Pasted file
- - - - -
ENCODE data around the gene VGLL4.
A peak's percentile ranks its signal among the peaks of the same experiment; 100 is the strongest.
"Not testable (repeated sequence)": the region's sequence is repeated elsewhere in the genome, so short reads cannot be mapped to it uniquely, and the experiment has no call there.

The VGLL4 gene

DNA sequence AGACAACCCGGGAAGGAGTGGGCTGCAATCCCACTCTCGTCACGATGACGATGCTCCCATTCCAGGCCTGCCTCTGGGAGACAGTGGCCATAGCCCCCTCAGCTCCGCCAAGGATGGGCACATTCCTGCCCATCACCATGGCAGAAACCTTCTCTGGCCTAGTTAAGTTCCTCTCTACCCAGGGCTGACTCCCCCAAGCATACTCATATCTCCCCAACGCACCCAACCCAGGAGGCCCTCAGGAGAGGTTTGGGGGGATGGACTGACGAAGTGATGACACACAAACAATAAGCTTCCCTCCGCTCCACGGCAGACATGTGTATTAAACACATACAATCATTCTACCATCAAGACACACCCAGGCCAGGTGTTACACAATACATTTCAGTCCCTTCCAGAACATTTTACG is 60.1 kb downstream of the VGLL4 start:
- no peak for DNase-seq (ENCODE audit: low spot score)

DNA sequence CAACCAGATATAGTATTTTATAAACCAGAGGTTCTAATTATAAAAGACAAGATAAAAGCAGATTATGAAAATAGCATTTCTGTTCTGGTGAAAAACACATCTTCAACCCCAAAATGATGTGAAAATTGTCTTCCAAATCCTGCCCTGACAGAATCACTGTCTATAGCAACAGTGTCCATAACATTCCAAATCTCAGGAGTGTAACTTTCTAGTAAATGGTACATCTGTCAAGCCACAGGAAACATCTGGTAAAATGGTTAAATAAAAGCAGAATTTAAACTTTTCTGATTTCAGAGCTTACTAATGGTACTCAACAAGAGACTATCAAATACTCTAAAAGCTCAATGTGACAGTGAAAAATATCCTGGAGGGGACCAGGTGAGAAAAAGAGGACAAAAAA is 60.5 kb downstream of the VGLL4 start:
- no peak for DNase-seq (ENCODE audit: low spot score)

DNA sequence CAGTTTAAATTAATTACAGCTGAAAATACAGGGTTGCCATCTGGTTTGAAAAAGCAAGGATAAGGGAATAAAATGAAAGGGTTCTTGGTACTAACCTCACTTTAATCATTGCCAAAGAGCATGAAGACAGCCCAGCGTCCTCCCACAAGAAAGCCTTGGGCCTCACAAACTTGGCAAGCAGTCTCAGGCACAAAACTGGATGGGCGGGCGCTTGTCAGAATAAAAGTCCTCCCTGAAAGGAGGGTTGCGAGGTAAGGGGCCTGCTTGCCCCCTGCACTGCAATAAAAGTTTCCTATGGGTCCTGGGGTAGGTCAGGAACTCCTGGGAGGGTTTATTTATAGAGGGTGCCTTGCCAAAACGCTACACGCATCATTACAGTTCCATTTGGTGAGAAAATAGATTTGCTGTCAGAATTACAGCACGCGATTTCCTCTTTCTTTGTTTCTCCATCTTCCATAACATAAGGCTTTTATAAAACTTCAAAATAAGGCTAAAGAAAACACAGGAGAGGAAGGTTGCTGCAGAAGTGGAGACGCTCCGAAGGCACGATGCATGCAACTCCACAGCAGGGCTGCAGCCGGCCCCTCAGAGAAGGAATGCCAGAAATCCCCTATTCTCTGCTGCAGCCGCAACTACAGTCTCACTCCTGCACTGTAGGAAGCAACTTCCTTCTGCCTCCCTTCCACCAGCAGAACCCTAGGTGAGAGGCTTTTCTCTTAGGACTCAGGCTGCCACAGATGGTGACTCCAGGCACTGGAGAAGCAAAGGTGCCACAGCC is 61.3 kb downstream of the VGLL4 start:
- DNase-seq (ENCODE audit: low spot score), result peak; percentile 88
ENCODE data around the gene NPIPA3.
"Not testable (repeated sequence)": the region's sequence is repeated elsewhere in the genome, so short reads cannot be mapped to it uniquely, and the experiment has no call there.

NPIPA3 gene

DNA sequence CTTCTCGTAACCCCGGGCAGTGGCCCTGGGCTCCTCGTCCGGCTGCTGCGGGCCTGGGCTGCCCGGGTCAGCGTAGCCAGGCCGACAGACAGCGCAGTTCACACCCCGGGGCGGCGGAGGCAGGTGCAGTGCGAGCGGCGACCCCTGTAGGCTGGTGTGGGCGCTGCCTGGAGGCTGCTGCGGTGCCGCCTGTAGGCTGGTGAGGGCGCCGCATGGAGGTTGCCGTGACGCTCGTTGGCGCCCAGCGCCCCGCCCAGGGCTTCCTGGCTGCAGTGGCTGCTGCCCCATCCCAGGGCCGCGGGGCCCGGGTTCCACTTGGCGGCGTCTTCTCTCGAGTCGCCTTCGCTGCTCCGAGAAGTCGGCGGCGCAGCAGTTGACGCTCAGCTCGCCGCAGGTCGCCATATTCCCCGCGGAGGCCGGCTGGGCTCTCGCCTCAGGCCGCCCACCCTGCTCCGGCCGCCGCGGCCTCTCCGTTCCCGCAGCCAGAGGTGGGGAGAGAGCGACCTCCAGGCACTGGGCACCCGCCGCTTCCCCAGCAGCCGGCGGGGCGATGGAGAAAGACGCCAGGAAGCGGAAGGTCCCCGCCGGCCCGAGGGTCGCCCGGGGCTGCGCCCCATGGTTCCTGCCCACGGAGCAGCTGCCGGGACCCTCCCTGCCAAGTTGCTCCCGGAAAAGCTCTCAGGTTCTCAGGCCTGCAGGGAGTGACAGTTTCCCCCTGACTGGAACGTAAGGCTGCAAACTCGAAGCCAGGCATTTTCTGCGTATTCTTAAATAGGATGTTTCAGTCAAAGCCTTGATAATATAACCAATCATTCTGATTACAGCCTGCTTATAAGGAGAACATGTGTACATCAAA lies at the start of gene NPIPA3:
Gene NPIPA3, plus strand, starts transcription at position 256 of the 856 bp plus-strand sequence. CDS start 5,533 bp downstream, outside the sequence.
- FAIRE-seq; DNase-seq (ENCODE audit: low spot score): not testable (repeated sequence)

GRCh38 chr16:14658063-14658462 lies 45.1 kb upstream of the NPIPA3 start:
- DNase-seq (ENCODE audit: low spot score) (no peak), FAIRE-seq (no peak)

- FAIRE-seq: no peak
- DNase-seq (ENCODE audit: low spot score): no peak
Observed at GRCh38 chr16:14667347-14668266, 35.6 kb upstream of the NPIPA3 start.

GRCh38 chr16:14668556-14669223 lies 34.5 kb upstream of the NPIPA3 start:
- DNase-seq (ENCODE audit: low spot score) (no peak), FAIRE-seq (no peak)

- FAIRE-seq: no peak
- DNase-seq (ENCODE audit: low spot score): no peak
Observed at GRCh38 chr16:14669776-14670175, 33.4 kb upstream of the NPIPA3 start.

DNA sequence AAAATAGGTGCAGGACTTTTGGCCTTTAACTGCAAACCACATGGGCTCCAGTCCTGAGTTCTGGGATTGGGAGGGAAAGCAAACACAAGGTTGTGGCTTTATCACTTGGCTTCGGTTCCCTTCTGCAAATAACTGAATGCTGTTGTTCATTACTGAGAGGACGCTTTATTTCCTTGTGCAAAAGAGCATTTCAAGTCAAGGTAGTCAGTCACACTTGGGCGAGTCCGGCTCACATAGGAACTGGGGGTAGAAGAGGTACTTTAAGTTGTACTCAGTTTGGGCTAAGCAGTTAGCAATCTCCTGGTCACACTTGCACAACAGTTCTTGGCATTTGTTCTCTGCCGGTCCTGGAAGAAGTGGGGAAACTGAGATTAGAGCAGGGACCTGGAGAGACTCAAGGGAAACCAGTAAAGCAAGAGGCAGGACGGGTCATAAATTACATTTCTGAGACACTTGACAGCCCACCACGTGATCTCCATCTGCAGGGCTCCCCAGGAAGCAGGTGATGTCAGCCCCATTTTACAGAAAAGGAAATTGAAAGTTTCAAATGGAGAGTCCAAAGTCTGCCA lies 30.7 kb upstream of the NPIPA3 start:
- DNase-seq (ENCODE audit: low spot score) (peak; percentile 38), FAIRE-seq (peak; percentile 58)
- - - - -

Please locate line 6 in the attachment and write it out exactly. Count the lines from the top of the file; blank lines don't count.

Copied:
- no peak for DNase-seq (ENCODE audit: low spot score)